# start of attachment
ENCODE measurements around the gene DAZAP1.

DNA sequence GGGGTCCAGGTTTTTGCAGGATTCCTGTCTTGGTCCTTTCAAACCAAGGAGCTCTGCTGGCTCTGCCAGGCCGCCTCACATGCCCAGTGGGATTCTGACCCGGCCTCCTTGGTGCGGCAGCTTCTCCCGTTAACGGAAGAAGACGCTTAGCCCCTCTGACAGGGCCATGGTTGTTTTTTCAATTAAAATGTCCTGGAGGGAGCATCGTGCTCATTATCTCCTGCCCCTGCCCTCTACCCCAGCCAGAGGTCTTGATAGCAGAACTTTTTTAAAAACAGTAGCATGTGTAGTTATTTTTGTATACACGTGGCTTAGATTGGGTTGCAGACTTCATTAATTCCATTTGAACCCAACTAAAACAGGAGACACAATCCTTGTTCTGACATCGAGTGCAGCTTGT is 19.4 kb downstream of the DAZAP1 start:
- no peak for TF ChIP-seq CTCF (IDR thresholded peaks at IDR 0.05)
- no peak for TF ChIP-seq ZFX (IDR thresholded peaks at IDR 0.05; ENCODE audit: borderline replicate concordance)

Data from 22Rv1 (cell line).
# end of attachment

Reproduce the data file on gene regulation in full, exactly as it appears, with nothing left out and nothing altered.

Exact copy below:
ENCODE measurements around the gene DAZAP1.

DNA sequence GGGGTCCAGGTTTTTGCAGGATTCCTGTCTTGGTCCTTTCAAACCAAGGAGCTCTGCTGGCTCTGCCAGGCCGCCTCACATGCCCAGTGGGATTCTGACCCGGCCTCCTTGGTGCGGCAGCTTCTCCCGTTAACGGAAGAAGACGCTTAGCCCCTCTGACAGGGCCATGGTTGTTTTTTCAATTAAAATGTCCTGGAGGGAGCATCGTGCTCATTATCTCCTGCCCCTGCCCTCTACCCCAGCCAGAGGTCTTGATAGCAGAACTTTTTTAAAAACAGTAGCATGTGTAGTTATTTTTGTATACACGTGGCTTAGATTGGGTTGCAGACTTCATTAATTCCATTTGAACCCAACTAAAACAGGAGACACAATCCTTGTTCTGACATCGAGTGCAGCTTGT is 19.4 kb downstream of the DAZAP1 start:
- no peak for TF ChIP-seq CTCF (IDR thresholded peaks at IDR 0.05)
- no peak for TF ChIP-seq ZFX (IDR thresholded peaks at IDR 0.05; ENCODE audit: borderline replicate concordance)

Data from 22Rv1 (cell line).